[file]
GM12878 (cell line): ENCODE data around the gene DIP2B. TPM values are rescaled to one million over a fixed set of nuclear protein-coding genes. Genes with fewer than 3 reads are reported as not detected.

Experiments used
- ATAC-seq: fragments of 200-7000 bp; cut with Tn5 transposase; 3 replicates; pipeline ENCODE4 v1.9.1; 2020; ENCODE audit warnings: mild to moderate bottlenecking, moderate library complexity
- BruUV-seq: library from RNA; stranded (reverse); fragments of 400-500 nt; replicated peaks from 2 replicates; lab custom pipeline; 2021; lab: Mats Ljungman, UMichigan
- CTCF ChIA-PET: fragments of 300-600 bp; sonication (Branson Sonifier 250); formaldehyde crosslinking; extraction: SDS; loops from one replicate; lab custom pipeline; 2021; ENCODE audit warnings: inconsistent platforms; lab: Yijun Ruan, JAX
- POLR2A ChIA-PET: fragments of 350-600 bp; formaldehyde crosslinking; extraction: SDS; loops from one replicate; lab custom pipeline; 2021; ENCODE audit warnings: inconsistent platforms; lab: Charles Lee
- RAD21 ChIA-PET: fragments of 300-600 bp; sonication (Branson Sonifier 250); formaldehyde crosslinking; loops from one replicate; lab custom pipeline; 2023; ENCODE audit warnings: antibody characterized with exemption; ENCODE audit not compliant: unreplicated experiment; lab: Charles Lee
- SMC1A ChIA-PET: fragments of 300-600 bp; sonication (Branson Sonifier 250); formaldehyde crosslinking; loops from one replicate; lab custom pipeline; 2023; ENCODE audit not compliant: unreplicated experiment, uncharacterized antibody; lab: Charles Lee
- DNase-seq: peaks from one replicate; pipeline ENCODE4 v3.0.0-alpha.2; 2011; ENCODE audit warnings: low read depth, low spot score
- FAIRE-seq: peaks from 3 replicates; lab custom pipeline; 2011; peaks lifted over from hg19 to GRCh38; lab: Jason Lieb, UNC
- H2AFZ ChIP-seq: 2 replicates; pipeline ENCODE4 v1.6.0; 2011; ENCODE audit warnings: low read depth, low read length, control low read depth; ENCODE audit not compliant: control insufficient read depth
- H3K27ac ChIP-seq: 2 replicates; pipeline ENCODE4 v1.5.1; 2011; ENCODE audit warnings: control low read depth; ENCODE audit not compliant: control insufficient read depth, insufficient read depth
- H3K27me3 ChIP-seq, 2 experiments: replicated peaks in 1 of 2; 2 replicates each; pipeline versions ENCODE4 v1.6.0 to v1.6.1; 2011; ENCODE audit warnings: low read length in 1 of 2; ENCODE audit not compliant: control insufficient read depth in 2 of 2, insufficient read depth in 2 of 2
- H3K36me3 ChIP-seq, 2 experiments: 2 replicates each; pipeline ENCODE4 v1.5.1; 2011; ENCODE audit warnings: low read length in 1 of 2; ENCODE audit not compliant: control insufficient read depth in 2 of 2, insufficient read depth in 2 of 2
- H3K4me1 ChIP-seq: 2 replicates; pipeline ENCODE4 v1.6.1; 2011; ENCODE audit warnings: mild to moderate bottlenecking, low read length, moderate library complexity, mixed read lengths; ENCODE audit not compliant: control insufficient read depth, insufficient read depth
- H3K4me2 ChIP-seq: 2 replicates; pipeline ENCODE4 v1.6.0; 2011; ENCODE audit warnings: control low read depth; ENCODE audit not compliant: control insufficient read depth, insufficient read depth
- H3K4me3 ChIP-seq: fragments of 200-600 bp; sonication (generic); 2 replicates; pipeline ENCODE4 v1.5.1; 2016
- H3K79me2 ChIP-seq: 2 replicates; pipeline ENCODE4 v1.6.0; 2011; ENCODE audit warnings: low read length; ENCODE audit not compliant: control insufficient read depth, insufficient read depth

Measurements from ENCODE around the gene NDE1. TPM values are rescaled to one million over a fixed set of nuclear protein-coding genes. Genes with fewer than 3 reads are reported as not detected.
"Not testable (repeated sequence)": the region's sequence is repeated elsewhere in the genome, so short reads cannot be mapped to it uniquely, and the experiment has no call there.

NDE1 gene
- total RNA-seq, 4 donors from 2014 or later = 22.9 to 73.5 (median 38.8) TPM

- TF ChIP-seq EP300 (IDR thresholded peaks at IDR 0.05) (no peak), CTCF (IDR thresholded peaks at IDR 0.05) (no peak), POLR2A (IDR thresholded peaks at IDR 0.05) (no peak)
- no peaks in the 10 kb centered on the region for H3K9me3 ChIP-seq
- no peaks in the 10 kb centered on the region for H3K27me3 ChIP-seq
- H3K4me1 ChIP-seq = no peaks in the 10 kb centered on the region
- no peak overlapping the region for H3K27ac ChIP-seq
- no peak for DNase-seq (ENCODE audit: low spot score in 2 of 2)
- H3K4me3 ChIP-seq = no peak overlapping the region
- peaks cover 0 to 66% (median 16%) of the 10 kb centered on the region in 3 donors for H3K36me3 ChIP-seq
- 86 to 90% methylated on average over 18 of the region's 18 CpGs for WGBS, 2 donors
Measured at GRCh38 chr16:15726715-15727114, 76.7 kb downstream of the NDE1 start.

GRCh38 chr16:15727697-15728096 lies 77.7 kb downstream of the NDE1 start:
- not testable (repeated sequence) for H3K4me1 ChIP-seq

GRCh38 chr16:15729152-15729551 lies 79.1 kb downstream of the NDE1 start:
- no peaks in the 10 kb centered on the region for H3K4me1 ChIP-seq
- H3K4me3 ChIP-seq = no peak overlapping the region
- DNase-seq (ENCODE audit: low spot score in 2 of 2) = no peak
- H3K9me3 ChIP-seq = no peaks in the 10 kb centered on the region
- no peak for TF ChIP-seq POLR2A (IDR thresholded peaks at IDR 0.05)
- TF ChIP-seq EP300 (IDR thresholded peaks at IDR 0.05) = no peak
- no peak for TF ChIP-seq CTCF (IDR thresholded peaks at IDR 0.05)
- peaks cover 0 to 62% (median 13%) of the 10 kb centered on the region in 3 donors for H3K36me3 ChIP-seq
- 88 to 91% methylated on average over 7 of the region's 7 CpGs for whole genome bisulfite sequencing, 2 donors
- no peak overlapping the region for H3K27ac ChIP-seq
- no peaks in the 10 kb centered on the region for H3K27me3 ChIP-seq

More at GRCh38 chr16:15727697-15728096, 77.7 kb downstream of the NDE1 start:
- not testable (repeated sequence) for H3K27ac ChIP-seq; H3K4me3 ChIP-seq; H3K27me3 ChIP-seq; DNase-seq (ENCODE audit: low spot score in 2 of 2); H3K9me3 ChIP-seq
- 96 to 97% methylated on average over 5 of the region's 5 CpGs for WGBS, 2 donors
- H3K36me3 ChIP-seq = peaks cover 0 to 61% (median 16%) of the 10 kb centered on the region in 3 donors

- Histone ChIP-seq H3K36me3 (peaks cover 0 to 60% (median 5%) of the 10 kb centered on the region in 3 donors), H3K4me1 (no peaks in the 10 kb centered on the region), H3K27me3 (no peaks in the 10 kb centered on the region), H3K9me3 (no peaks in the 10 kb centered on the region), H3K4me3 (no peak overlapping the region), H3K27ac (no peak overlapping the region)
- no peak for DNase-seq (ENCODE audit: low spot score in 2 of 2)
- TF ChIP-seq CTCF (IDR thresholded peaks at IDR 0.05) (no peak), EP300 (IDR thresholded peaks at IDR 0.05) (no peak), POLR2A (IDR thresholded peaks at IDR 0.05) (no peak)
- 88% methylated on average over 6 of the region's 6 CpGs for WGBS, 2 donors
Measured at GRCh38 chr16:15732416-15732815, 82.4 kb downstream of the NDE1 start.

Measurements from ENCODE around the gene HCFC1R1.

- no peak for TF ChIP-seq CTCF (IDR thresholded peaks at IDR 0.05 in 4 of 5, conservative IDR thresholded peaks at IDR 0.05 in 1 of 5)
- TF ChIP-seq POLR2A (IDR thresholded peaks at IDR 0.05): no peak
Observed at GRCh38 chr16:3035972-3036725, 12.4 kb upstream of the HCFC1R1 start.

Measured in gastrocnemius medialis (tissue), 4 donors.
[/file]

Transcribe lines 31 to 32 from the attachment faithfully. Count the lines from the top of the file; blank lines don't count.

- 86 to 90% methylated on average over 18 of the region's 18 CpGs for WGBS, 2 donors
Measured at GRCh38 chr16:15726715-15727114, 76.7 kb downstream of the NDE1 start.